One of the things that struck me about this show was how different it was from anything I’d ever seen before.  It’s absolutely not your typical ‘happy clappy’ fun and happy ending kind of a musical – we had moments of laughter but moments of shock and extreme sadness…  we saw into the lives of an American family, torn apart by a dictatorial, controlling father, who is owner of a funeral parlour (nick named Fun Home) and an English Teacher, who loved books.


It was really interesting to see Bruce, Alison’s father’s life, open up in layers, over the years, whilst ‘Alison’ watched on as her adult self, reminiscing about her childhood and the happy times she had with her father.  We saw Alison ‘grow’ physically, with her role being played by small, medium and adult Alison; and growing in both learning about herself and in looking back, reflecting on choices she’d made, discussions she had, and wondering ‘what if’.  We saw her coming to a sense of self realisation and in sharing those intimate moments with the audience gave us very special and brilliantly portrayed scenes using both word and movements.

It was both thought provoking and a beautiful insight into family life and all the good and bad that comes from an uncomfortable level of dysfunction all brought together with clever, witty dialogue, using repetitive, rhythmic poetry and song, with the inclusion of some lyrics in a kind of semi-spoken verse.

I loved the music; the live band at the back of the stage were discrete, yet wonderfully powerful at times; the lyrics and movement of both characters and stage set were very cleverly composed and carried out.  I loved the use of the walls, furniture and intelligent lighting; it all set the mood perfectly, especially in some of the more poignant scenes.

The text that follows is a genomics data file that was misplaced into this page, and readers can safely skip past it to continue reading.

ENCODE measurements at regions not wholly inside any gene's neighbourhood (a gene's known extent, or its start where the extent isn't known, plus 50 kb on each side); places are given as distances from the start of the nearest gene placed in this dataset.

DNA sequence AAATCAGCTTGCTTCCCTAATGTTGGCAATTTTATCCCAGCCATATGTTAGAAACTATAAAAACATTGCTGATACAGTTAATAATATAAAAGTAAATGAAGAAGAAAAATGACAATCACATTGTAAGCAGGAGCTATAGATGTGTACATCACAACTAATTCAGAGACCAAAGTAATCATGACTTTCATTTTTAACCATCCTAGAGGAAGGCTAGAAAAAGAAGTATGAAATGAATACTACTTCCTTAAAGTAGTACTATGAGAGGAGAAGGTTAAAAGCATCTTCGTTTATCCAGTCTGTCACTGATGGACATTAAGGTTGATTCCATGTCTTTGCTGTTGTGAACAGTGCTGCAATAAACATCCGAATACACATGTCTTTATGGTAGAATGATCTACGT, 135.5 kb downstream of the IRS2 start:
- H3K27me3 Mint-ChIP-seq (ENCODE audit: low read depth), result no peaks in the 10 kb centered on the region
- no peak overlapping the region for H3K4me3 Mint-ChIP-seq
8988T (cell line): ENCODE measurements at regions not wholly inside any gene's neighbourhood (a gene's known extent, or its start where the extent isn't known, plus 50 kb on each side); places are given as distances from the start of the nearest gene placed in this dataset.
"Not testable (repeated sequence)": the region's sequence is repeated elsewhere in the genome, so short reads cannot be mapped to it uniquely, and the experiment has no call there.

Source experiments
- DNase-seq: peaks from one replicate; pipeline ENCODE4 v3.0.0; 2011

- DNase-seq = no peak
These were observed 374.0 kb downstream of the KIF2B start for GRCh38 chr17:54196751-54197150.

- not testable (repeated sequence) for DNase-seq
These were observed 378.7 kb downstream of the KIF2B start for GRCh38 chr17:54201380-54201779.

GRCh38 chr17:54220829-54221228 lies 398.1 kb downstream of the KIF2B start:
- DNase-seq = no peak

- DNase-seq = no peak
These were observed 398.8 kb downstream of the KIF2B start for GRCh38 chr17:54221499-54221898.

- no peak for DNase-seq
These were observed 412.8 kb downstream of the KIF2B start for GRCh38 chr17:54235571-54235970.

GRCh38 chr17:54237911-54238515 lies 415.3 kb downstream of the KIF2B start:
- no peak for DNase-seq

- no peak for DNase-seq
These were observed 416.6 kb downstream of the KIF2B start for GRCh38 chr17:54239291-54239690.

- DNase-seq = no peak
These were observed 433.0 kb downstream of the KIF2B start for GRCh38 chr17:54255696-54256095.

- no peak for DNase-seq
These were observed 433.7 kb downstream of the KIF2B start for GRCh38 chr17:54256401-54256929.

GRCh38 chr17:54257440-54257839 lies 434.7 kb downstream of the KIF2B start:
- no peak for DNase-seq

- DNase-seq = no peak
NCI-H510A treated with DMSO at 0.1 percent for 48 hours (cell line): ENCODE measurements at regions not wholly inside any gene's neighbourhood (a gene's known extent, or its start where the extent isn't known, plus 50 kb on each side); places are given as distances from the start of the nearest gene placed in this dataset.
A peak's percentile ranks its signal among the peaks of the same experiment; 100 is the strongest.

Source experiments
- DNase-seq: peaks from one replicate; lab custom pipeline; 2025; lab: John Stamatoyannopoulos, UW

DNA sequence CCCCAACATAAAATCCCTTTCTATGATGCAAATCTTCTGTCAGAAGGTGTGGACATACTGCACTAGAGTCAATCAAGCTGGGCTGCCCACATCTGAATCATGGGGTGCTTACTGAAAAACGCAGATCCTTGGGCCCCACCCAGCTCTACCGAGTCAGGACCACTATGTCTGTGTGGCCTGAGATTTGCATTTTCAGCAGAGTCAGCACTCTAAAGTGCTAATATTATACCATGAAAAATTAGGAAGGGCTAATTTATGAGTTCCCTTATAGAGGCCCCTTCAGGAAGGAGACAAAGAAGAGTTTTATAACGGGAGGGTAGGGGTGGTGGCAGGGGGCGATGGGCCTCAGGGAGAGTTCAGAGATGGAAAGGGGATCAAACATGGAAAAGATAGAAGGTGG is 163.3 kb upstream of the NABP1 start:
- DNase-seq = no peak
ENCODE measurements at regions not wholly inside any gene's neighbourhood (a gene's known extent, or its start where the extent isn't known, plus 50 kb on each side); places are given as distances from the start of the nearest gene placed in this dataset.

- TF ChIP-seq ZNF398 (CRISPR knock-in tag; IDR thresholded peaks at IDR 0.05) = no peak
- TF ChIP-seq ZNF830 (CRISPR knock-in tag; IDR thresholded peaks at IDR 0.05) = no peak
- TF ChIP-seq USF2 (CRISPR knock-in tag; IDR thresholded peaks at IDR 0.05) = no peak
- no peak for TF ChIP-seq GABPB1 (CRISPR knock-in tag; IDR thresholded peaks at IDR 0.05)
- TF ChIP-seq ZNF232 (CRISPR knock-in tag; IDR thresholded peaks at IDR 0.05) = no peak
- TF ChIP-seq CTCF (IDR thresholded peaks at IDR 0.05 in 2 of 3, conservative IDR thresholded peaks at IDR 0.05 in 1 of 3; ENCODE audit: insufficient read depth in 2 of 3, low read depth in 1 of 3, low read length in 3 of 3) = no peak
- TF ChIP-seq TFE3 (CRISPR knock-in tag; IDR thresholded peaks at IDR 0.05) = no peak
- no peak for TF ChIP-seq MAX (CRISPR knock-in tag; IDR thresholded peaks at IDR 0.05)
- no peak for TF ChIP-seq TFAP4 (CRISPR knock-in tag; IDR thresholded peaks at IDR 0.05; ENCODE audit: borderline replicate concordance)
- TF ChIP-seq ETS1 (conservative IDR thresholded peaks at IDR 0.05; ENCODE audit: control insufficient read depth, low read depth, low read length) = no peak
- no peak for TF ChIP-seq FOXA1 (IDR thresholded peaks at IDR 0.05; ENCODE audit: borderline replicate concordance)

I can completely understand how this musical has won so many awards; the vocal score was brilliant and there was a couple of absolute stand out moments for me through the show.  “Come to the Fun Home” – John, Christian & Small Alison, the ‘siblings’, played by Henry Boshart, Luke Barbato Smith and Carly Gold were fantastic, the dancing the vocals and the choreography – they pulled it off with magnificence – well done!!


What a way to end a show – very atypical of musical theatre, we ended with “Flying Away (Finale)” – Alison, Medium Alison & Small Alison.  A triumph of a trio, their voices blended in fabulous harmony, they sang with heartfelt emotion and I was physically moved.  Congratulations Kate Shindle, Abby Corrigan and Carly Gold, you were a sensation!

Fun Home

If you get the opportunity to see this show while it’s on tour, I would highly recommend it, tickets are available from now until December 2017 in various US States with additional tour dates to be announced soon.